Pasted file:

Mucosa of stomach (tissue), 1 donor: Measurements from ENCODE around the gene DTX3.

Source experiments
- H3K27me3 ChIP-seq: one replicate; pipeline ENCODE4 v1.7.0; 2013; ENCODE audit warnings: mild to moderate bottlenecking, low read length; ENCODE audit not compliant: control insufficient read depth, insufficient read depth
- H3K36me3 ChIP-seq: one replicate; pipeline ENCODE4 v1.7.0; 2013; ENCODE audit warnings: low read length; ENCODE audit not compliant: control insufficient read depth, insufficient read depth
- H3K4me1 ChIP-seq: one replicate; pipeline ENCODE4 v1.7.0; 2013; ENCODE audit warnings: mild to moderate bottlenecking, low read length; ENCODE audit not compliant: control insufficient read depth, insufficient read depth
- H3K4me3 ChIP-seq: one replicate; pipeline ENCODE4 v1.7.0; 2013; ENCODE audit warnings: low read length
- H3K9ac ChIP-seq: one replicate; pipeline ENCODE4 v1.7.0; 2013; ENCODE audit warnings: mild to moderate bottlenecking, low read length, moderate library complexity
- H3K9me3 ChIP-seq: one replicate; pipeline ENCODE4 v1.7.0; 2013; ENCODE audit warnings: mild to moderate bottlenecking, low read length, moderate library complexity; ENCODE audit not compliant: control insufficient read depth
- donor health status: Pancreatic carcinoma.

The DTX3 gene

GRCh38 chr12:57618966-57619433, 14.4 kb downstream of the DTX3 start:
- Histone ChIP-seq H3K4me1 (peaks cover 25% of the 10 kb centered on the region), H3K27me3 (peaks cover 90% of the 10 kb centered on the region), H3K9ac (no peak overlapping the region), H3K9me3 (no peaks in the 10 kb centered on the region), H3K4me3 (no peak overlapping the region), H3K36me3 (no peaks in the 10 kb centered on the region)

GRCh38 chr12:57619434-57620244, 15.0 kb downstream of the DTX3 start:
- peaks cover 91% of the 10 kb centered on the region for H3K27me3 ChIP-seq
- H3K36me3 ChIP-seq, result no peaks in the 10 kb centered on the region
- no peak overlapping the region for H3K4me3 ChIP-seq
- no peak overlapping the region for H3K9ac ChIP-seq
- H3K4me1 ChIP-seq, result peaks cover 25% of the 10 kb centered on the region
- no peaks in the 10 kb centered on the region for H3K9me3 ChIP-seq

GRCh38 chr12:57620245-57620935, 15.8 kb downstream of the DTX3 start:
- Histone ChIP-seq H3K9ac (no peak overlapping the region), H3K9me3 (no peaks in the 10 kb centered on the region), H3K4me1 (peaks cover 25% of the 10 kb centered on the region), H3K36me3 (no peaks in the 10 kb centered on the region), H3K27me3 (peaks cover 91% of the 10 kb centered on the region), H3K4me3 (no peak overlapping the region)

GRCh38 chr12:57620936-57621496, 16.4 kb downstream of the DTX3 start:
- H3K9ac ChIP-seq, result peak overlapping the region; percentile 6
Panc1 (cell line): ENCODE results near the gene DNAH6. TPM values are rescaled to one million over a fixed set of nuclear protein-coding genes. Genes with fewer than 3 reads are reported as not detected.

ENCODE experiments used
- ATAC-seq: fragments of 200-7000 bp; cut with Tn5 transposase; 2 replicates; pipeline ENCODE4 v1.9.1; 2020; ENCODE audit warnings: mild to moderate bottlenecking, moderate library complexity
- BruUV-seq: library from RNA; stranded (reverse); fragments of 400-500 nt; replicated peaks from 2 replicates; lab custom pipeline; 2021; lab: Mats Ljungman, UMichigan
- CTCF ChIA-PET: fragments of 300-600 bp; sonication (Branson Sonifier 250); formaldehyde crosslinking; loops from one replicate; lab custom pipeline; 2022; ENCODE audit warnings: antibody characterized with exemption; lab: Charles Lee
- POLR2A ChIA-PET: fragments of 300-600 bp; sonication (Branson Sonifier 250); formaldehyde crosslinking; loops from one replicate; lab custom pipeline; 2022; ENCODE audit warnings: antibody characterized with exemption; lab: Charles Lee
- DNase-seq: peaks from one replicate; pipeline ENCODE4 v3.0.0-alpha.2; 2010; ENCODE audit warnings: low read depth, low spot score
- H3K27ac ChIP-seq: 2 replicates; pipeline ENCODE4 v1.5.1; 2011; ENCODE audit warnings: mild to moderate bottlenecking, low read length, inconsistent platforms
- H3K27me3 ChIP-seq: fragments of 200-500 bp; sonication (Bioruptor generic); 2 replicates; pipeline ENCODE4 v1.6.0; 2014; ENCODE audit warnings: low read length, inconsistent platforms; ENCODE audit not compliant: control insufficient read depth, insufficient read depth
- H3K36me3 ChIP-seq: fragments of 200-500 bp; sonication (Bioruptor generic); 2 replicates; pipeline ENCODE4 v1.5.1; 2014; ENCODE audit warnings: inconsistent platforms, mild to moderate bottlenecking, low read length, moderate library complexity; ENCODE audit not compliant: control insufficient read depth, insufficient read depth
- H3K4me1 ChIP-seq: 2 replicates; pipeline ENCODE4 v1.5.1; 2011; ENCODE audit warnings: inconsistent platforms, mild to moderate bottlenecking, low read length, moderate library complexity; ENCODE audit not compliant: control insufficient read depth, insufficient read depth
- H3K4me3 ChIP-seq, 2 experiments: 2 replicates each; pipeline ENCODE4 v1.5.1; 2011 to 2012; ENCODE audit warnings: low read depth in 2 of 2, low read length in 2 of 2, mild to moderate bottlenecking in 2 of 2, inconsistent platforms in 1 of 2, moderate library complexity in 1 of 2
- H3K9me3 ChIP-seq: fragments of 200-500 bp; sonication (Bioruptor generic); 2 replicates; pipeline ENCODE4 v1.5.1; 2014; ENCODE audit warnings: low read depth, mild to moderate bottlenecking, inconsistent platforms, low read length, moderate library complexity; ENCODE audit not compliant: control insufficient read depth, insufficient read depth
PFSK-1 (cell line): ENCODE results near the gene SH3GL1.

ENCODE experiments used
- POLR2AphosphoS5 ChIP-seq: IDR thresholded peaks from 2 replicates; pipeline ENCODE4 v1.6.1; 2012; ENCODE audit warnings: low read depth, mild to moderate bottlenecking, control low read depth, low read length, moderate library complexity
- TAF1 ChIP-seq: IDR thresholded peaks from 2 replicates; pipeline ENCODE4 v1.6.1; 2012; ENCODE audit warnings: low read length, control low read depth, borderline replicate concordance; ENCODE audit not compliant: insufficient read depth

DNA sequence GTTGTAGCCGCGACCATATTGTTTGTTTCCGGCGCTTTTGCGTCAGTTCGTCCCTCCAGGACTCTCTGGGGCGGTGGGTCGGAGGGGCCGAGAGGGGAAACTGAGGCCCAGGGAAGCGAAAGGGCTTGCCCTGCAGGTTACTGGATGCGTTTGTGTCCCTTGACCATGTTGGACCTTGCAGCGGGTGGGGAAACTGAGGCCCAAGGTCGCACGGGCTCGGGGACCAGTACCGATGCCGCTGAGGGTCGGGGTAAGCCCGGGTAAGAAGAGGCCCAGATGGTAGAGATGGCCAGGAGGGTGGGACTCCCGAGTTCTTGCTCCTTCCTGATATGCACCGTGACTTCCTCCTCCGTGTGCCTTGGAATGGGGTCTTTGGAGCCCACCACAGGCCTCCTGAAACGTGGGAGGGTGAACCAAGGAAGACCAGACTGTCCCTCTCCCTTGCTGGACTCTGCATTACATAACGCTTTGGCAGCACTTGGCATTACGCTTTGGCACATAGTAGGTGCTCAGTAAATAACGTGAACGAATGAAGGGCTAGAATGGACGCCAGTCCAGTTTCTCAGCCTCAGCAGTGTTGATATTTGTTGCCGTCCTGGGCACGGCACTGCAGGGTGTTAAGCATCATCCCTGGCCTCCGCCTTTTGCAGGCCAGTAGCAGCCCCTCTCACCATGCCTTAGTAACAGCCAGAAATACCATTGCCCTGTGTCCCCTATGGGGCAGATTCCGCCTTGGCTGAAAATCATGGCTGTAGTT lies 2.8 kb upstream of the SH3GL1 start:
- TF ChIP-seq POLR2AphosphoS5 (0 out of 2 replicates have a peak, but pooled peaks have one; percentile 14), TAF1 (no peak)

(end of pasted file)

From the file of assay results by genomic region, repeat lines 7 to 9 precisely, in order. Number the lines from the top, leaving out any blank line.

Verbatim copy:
- H3K9ac ChIP-seq: one replicate; pipeline ENCODE4 v1.7.0; 2013; ENCODE audit warnings: mild to moderate bottlenecking, low read length, moderate library complexity
- H3K9me3 ChIP-seq: one replicate; pipeline ENCODE4 v1.7.0; 2013; ENCODE audit warnings: mild to moderate bottlenecking, low read length, moderate library complexity; ENCODE audit not compliant: control insufficient read depth
- donor health status: Pancreatic carcinoma.